Our political leaders, both former and present, have allowed their decision making to be influenced by a possible fear of failure, a fear of the unknown. The government’s additional $30 billion investment in American International Group now has taxpayers on the hook for more than $163 billion in a single company (3/2, A-1, “More bailout funds to AIG”). Projections of additional needs suggest the possibility of additional infusions of up to $250 billion.
There have been four separate interventions with AIG, each based solely on Washington politicians’ fear of what could happen if they allow AIG to fail on their watch. This is enough for a new television series.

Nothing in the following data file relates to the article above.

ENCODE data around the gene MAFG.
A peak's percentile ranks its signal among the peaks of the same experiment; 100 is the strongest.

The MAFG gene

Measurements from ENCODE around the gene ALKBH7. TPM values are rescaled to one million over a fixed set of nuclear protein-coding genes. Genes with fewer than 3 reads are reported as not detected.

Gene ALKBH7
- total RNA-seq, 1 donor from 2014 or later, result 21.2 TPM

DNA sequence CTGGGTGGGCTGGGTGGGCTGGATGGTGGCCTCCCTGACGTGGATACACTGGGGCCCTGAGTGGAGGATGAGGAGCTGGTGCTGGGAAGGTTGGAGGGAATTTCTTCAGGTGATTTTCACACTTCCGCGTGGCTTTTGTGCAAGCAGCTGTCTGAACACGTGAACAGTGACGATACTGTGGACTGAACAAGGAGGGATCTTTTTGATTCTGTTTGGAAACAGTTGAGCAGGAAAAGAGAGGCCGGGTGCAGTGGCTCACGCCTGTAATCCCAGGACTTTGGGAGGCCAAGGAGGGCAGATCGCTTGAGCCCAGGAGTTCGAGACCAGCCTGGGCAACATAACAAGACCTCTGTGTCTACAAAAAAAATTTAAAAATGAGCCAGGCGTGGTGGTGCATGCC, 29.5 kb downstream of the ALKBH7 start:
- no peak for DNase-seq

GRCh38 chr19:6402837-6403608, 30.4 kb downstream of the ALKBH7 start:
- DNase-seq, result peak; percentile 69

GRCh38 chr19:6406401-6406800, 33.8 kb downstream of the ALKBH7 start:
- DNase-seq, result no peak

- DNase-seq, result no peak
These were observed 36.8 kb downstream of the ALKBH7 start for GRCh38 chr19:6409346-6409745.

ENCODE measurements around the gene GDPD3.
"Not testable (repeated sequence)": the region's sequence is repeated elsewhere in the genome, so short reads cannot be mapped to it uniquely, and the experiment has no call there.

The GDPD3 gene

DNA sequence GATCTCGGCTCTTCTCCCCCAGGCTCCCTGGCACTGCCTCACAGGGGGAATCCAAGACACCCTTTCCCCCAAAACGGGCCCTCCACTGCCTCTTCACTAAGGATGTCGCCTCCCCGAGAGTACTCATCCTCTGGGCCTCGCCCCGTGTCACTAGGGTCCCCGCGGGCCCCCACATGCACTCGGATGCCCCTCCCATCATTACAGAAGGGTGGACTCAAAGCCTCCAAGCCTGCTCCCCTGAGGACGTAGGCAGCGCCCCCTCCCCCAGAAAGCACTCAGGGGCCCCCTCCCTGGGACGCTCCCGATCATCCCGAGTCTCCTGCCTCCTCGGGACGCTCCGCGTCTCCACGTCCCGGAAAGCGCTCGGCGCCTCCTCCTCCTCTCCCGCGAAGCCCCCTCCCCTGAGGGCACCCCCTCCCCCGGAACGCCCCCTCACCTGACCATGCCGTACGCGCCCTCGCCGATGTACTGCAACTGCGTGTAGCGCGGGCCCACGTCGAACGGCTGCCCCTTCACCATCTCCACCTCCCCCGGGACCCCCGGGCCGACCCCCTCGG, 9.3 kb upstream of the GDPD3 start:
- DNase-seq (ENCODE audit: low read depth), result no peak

Whatever happened to “Once burned, twice shy” or “Fool me once, shame on you. Fool me twice, shame on me?” How about “Fool me four, or even 163 billion times?”
Nobody knows with absolute certainty the consequences of an AIG failure. Historically, capital markets have used business failures as cleansing or purging tools. Washington politicians should not continue to allow themselves to be deluded into acting solely out of their fear of failure. We’re long past the time of cutting bait on AIG!